The president said people may question if the credit union is moving its headquarters from Antigo to Wausau.
“The answer is no. We started in Antigo and we continue to be headquartered in Antigo,” he stressed. “Incid
ANNUAL MEETING — CoVantage Credit Union President Brian Prunty, top, explains the acquisition of a former Wausau bank building with plans to remodel it and replace another downtown facility it has outgrown. Wausau is seen as one of the key growth opportunities for CoVantage. A rendering by Mudrovich Architects of the building after extensive remodeling is shown in the lower photo.
Spring Valley celebrates successes
|A enormous piece of industrial machinery bound for the oil sands region of western Canada created quite a stir along Highway 45 Tuesday and Wednesday.|
The 208-foot tower is being transported from a fabricator in Green Bay to Fort McMurray, Alberta, Canada, and traveled through Langlade County during dismal conditions Tuesday evening before parking for the day along Highway 45 at Pelican Lake.
The machinery is massive, measuring 18 feet wide, almost two-stories high and weighing 250 tons. The articulated trailer has 12 axles.
The hauler is Alberta-based ENTREC, a leading provider of heavy lift and heavy haul services with offerings encompassing crane services, heavy haul transportation, engineering, logistics and support.
Jason Beutler, project manager for the company, said loads such as the massive tower are common for his company, especially to the booming oil sands region.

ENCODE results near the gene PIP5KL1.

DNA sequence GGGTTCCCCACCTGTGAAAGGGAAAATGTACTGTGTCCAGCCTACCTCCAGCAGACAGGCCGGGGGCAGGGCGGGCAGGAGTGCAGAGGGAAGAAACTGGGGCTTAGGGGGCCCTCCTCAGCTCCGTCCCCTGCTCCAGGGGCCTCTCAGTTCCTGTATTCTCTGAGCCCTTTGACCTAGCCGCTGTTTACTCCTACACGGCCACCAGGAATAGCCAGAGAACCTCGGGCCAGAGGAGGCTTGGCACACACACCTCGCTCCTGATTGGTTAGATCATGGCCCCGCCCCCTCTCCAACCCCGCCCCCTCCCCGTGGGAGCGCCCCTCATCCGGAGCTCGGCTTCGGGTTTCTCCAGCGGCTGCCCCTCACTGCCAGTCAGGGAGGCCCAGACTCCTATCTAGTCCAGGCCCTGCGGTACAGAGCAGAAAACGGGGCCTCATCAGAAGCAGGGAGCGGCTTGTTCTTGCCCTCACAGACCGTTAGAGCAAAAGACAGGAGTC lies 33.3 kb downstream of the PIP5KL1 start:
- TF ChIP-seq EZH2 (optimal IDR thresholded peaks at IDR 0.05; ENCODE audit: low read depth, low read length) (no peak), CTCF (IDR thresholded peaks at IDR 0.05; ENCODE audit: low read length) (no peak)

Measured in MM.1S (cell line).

The tower was manufactured by Fourinex, a custom fabrication company specializing in the manufacturing of ASME, CE and API certified process and pressure vessels for various national and international industries. Called a falling film evaporater, it is a special type of
Parked on Highway 45 at Pelican Lake, the load waits until darkness to move closer to the Alberta oil fields of Canada. Note the regular-sized truck passing.
|Spring Valley Elementary School families, joined by faculty, staff and members of the board of education, celebrated success Tuesday.|
Despite chilling winds that polished some roadways with black ice and made others nearly impassable due to drifting snow on the Antigo Flats, a good contingent were on hand to celebrate Spring Valley receiving the National Blue Ribbon School Award from the U.S. Department of Education.
The distinction means that Spring Valley has been recognized as one of the top schools in the nation in terms of student achievement.
“For a school this size to win a national award is quite an accomplishment,” Mike Boldig, president of the board of education, said. “It’s all due to the hard work and dedication of faculty, staff and students.”
Boldig read a letter to Spring Valley from Tony Evers, state school superintendent, heralding the achievement.
“You must feel extremely proud of this well-deserved recognition,” Evers said. “Such success is only achievable with the combined efforts and dedication of the school’s students, staff, parents and community.
“Spring Valley Elementary School exemplified Wisconsin’s educatio
From left, Mike Boldig board president, Shelby Drabek, secretary, Tollef Wienke, principal, Lisa Peaslee, kindergarten, Kelsey Noskowiak, fifth grade, Terry Zalewski, third grade, Margie Kirk-Schuh, grade one, Pam Bahr, cook, Mary Meister, PTO president, Jamie Arrowood, custodian and Mary Lewis, PTO treasurer pose in front of the big Spring Valley banner at Tuesday night’s celebration.